Salad greens generally prefer to grow in cooler weather conditions, thriving in temperatures around 60 degrees F. This makes them a great spring and early summer crop, but growing great greens can start to get tricky in the hottest months of the year and in areas that receive full, direct sun. Many salad greens tend to bolt quickly when the weather starts to warm up. During the hottest months of the year, it's important to choose types and varieties that will hold in the garden. This week we have Natalie Carver, from Love and Carrots, a DC-based edible landscaping company, to discuss warm weather salad greens with us.
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In this episode, we discuss:
Why growing salad greens in warm weather can be challenging
Loads of tips and tricks for growing and harvesting salad greens in warm weather
Our favorite varieties of warm season greens
Heat is definitely a stressor that causes plants to bolt, but another factor is hours of daylight.
There are various strategies to successfully grow salad greens in warm weather and longer days, including:
Finding a shady microclimate in your garden
Using pelletized seeds for ideal spacing
Selecting varieties that are heat-tolerant
To prevent bitterness, harvest in the morning, ideally before the sun reaches the leaves.
The varieties we discussed on the episode include:
New Red Fire: a reliable summer lettuce, great texture, red leaves with green at the base
Adriana: a butterhead/boston variety with leaves that are lightly folded
Coastal Star Romaine and Jericho Romaine: romaines in general are slower to bolt in warm weather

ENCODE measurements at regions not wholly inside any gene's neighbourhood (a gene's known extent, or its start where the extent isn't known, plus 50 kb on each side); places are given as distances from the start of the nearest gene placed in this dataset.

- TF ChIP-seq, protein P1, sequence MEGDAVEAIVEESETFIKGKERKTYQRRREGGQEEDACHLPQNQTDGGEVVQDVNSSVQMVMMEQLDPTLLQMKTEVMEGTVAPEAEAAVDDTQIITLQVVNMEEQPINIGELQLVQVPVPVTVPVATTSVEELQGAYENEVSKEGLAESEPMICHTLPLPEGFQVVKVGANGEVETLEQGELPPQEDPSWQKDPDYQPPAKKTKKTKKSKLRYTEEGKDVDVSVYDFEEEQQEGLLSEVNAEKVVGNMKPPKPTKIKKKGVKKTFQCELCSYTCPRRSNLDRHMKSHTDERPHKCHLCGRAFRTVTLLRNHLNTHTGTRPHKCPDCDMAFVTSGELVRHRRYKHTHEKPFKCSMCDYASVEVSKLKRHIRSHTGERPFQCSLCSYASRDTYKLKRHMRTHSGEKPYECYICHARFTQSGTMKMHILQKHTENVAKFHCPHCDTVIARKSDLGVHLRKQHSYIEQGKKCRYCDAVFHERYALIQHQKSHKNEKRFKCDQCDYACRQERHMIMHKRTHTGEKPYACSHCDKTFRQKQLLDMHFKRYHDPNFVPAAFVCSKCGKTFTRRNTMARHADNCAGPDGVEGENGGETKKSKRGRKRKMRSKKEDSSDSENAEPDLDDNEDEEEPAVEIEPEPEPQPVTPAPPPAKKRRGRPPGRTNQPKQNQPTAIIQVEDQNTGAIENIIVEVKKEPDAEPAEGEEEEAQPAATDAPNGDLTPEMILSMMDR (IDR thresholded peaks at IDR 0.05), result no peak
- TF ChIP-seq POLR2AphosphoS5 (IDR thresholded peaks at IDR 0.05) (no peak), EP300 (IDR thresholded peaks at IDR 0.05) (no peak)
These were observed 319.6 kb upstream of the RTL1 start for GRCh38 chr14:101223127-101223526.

Summer Lettuce Mix: a cut-and-come-again variety
Asian Greens, including Mizuna and Joi Choi
Green Wave: a broad leaf mustard green
Purslane: a cultivated, upright version of the common weed, with a crisp, almost cucumber-like flavor
Don't forget to leave us a review on iTunes for your chance to win warm season salad green-inspired seed kit from Seattle Seed Co.! The kit includes two types of Purslane, Southern Giant Curled Mustard, Early Mizuna, Outredgeous Red Lettuce, Little Gem Lettuce and Australian Yellow Lettuce . We're giving away two of these kits and the two winners will be announced on next week's podcast, so leave us a review and stay tuned!
In addition to reviewing the podcast, all our listeners get 15% off your order at Seattle Seed Co. anytime using the code EBPODCAST.
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More about our special guest:
Natalie Carver is the horticulture director at Love & Carrots. Natalie's path into farming started on a cross-country bike tour of farms. This inspired her to start gardening intensively at university, and then spent two years farming in British Columbia. As horticulture director, she propagates the supply of vegetable, herb, and perennial seedlings that fill 140 gardens across DC. She is also a garden coach, teaching new and experienced gardeners how to grow their own food. To Natalie, the process from seed to harvest is a pace of life, and she celebrates working and eating with the seasons.